Since then I have abandoned design and architecture. And after that first job, that small kitchen cabinet, I have taken on bigger and more exciting projects. To think that all this started with no experience, no plan, and no capital.

Luck? Swerte? Tsamba!

And of course the greatest tsamba of my life, Beng. She belongs to the sister class of my section. She knew all my classmates.

Syempre puera ako. [Of course, except for me.]
Di ako nagpaparty. [I don't party.]
Wala akong kotse. [I don't have a car.]
Wala akong magarang damit. [I don't have nice/expensive clothes.]
Wala akong pera. [I don't have money.]

But one clear day, 11 years after high school, I accidentally met the most beautiful woman in my life. I fell in love. I am sure that the best decision I have ever made, was to marry the girl of my dreams, the school girl that I should have met in high school.

Luck? Swerte? Tsamba.

At itong mga nangyari sa akin after high school, at itong mga puedeng mangyari sa inyo, tsamba ba talaga lahat ng ito. Luck? Swerte?

Tsamba I believe is about an overwhelming and powerful spirit of thanksgiving. That Tsamba is all about trusting. That tsamba is all about grace, and God's providence.

Some of you may not have gotten in to the university of your choice, you may have worked real hard and barely made it today, you may be terrified that you still are unsure on what to do after graduation. Relax. To all this, you must say thank you.

The world is open to those with a grateful heart. There is an infinite layer of tsambas in this world. And while some events appear to be fueled by accidents and luck, Carl Runner put it so rightly when he said, "Accidents? ... there are no accidents in our lives. Only grace."


I am sure that in your 4 years of high school, you have done some pretty silly stuff. Some form of prank. Some kind of mischief that got you in trouble. And during these years you have also made fools of yourself.

Fr. Macayan would stop by EAPI on his way to the JR and talk to the trees that he planted. He would point an angry finger at the trees and tell them... "You dumbbells... why are you not growing as fast as I want you to?" He was a silly man.

But you know, my dear graduates, what is sillier and more foolish is that Fr. Macayan died a few years back alone in the Jesuit infirmary. While some of his siblings and Jesuit brothers were there, he died without family. How silly when he could have used his higher math to be an engineer and raised a family and built a career of his own.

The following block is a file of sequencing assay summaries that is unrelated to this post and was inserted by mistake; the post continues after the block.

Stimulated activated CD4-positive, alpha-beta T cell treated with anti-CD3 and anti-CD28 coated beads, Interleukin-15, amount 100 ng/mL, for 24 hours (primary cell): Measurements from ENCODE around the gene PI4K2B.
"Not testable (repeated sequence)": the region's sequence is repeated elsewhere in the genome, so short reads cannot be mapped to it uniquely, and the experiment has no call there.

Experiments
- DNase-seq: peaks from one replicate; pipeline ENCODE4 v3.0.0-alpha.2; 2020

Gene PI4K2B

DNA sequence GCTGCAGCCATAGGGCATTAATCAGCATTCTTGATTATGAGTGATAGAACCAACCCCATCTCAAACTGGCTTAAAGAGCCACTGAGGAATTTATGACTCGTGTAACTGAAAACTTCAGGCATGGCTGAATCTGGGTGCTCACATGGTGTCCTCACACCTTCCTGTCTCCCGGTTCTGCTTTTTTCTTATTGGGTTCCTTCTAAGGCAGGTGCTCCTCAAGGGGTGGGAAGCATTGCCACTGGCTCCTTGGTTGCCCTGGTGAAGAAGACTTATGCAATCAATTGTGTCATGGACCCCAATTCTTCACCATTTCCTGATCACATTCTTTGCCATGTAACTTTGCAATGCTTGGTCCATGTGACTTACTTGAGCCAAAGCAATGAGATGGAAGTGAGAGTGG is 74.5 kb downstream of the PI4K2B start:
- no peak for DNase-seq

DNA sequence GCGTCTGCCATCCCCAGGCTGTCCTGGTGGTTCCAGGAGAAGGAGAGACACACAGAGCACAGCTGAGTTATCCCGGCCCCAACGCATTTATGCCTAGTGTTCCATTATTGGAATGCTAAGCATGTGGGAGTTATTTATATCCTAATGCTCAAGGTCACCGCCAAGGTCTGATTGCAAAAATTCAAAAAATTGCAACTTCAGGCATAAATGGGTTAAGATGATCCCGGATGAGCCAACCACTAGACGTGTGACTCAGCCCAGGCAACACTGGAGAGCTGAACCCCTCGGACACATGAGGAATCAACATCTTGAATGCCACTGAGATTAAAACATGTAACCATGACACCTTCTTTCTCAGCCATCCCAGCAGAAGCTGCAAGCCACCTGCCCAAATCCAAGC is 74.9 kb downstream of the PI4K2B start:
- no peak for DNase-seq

And yet this silly and foolish man chose to live a very boring life. Teaching first year Algebra. Checking papers. Talking to trees.

I remember Pagsi. He was always so engrossed with his story telling. While reading to us the story, The Most Dangerous Game, he was like an actor auditioning out for a play. His saliva spurting all over.

But what is sillier and foolish is that I remember visiting him in his house when I was in first year as I visit him now. He still lives in the same house along Esteban Abada. No major improvement. No major expansion.

Walang gaanong pagbabago. [No changes.]

And yet Pagsi has taught Presidents of companies, corporate leaders, movers and shakers. I am sure he does not mind. He is happy with his work, happy with his boys, and at peace to be a founding member of God's army of fools.

Let me now share stories of silliness after high school.

For the last three years, Enzo and I would visit my carpenters in a squatter's area on Christmas day.

Medyo off yung timing because it's the day when then there is much revelry, gifts, visitors, when there is food and drinks in abundance in our home. There we would drink beer and eat tilapia with them and they would tell Enzo their own kwentos.

I am not sure what this does to my men. Not too sure what this does to Enzo. All I know is that the timing is off, the schedule is tight, and the activity is rather silly.

I was skimming through scripture, when I read a verse about feeding the hungry. Clothing the naked. And visiting those in prison. Right there after closing the Bible, without thinking, (which I often do), I immediately called the Jesuit chaplain in New Bilibid Prison and asked him if I can visit him the following day.